What “Serial” Should Mean to High School Students?

What Serial Should Mean to High School Students?

Photo by Ella Thomas

I am an avid podcaster. I know you are already clicking off this article but let me explain. Ever since my dad first introduced me to podcasts I have been in love. Any time a have a drive longer than 15 minutes I open Spotify and dive into a podcast that will occupy my mind for days. I have made my way through several seasons of several series but my all-time favorite has to be “Serial” from the New Your Times.

In 2014, host Sarah Koenig launched the podcast with the Times where she would tell one story on a week-by-week basis. The first season dove into the story of Adnan Syed, a Muslim-American who was convicted as an 18-year-old but still claims he is innocent. 

This is the point where I urge you to go listen to Serial as soon as possible. This podcast perfectly combines journalistic investigative reporting and creative storytelling to build a story so interesting you don’t want to click pause. Now that I am done selling you a story I’ll give you an outline of Serial.

In 1999 high school student ​​Hae Min Lee was found dead, strangled, in a forest park. Within a year, her ex-boyfriend and classmate, Adnan Syed, was sentenced to life in prison. The sentence was strongly based on testimony from Syed’s friend Jay who claimed that he was asked to help bury Lee’s body. The case caught journalist Sarah Koenig‘s attention when she discovered that there was more of a story behind the murder than the trial suggested.

The major complication of the trial revolved around Syed’s alibi, or rather, the lack thereof. Because Syed could not prove his whereabouts on the day of Lee’s murder the trial relied on testimony from Jay and a cell phone call expert, which led the jury to find him guilty. Syed then spent years pleading his innocence, fighting for his freedom. 

Then, on Sept. 19 2022 Syed was released from prison. Further investigation by prosecutors revealed that detectives had kept or covered up information pertaining to alternate suspects. The original detectives and prosecutors had found two alternate suspects who both had criminal records and resided in the area where Lee was killed. By not sharing this crucial information with Syed’s lawyer, the state’s prosecutors committed a Brady Violation. Because the prosecutors failed to disclose evidence to a criminal defendant (or a defense attorney) of a record or report that might suggest the defendant did not commit a crime, Syeds charges were dropped.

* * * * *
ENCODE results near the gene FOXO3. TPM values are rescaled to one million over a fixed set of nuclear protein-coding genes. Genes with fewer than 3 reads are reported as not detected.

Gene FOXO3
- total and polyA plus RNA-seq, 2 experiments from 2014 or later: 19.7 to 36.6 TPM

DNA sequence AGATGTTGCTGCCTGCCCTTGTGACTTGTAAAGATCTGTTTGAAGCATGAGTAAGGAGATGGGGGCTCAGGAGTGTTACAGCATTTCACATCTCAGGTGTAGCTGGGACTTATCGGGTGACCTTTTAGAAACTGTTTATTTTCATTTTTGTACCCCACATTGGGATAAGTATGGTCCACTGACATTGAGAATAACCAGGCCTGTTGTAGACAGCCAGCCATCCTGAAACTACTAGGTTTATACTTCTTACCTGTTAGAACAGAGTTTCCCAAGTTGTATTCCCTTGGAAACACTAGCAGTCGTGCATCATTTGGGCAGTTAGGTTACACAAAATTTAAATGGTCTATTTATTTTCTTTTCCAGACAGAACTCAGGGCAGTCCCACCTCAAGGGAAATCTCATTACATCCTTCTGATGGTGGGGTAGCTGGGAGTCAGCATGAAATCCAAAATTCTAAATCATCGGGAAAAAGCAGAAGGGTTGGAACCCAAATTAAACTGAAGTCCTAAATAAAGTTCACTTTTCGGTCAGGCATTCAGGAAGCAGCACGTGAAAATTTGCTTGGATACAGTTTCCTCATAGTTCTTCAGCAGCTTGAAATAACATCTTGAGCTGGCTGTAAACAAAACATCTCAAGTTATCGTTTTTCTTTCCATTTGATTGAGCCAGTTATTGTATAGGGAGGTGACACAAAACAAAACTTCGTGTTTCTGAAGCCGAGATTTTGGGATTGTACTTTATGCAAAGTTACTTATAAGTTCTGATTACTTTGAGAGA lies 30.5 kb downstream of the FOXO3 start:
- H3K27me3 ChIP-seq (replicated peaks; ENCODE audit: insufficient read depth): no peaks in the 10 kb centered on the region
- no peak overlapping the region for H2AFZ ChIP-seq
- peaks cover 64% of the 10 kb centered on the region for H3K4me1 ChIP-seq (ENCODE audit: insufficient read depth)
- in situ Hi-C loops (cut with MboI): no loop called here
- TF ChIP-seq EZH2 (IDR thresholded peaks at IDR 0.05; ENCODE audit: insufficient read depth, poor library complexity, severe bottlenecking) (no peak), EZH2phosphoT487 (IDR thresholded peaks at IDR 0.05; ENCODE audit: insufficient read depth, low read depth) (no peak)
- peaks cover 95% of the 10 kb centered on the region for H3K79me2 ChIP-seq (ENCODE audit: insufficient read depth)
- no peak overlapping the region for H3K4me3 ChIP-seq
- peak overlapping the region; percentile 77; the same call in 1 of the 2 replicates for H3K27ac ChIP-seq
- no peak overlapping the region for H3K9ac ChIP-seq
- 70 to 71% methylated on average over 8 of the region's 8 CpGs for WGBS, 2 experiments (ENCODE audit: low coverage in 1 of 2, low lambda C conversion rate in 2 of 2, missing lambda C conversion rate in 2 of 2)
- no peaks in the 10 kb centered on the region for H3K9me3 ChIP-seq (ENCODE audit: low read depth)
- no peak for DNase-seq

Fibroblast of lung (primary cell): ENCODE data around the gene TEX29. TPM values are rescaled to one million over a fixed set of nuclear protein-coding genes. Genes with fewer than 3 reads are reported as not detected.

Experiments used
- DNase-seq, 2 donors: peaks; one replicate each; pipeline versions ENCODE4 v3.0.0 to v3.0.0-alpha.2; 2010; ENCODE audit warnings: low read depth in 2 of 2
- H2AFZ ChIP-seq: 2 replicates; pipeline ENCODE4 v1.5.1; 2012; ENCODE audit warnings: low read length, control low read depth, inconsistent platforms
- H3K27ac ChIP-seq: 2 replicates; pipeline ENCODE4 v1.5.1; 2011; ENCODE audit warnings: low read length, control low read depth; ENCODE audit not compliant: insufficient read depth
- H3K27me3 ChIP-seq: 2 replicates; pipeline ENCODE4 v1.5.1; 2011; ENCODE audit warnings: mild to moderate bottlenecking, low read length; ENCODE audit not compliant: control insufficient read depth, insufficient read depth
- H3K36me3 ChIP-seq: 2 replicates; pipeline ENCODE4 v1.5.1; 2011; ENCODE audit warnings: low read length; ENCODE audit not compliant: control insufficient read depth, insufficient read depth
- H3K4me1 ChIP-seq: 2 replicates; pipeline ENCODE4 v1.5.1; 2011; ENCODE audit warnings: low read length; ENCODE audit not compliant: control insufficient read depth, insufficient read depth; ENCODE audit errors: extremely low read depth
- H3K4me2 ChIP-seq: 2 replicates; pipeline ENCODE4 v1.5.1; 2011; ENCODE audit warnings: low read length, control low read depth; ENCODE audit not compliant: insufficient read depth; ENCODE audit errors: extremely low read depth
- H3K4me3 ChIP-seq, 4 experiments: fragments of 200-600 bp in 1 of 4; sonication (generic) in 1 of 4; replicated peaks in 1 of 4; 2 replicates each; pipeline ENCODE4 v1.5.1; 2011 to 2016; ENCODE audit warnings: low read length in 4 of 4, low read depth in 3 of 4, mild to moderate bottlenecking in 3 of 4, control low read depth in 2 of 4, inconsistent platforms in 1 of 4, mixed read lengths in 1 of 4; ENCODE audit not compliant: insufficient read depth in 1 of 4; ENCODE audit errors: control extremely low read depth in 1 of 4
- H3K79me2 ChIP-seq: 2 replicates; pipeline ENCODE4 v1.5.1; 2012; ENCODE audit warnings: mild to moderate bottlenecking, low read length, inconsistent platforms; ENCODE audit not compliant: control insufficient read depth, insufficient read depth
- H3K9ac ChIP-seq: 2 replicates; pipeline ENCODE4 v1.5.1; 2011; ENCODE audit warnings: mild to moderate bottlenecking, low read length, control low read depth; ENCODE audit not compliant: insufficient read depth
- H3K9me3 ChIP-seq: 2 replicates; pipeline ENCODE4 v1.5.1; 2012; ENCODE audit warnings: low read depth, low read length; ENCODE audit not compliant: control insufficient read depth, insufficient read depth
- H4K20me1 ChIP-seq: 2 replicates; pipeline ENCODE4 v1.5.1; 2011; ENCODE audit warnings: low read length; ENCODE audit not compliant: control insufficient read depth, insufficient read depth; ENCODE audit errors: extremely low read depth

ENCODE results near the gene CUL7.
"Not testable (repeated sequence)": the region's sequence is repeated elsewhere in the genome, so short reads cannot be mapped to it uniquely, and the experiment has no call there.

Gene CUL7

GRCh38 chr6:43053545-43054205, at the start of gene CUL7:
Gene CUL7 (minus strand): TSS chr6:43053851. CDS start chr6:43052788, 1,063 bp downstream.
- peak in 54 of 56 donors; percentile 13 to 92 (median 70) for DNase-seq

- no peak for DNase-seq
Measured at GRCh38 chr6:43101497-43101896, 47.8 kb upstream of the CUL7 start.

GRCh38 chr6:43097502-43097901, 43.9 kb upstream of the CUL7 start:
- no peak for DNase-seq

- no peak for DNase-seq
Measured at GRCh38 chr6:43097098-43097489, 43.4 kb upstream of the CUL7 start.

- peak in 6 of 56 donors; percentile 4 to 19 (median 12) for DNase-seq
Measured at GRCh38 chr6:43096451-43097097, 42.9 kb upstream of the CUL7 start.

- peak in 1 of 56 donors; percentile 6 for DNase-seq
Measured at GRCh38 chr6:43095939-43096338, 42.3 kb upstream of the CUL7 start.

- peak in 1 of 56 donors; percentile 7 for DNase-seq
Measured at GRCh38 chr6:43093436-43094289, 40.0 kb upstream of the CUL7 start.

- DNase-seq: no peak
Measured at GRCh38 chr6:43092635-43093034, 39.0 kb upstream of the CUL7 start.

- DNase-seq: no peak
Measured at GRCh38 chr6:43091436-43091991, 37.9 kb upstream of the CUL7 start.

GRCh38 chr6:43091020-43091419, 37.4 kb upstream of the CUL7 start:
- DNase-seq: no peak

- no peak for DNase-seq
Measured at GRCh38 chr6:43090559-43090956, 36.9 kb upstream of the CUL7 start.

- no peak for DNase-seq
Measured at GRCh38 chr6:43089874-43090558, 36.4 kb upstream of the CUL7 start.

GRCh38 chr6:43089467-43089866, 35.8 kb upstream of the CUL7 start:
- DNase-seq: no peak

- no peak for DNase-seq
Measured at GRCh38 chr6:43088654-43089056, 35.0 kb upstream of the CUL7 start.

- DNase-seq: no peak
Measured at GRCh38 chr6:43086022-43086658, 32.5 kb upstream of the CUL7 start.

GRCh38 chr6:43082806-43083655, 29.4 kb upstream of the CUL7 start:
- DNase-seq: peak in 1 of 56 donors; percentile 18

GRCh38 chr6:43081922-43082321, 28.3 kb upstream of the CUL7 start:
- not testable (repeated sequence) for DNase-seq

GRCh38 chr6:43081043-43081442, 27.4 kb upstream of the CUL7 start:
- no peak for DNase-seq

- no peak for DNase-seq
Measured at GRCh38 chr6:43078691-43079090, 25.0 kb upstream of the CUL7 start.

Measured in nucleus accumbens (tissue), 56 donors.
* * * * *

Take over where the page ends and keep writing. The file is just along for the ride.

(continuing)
State Attorney Marilyn Mosby explained that “keeping Mr. Syed detained as we continue to investigate the case with everything that we know now, when we do not have confidence in results of the first trial, would be unjust.” 

Syed’s story has always stuck with me not only because I have followed it for so long but Syed was also a high school student when the case was first investigated. When Lee was first killed, Syed was 17 but prosecutors waited until he was 18 to fully investigate the case. Because Syed was 18, he was tried as an adult causing his sentence to be harsher than it would have been at 17.

To put this into perspective, by the end of their junior year most Blue Valley North students are 17, and by the time they finish their senior year, they are most likely 18. That would put approximately 25 percent of BVN students at 17 years old and 13 percent of BVN students at 18 years old. With over 37 percent of BVN students being the age that Syed was at the time of the case it is safe to say that this issue is relevant to high school students.

Now imagine your classmate, best friend, or rival being accused of murder. Do you help them? Stay out of it? Testify? Or imagine you are in Syed’s position; how do you plead your innocence? What do you do during 20 years in prison? All these questions prove the major flaws in our justice system. Syed’s case is an extraordinary outlier as one of the millions that received justice but there are still so many convicted Americans sitting in prison. If Syed had to wait 20 years for freedom how long will everyone else have to wait?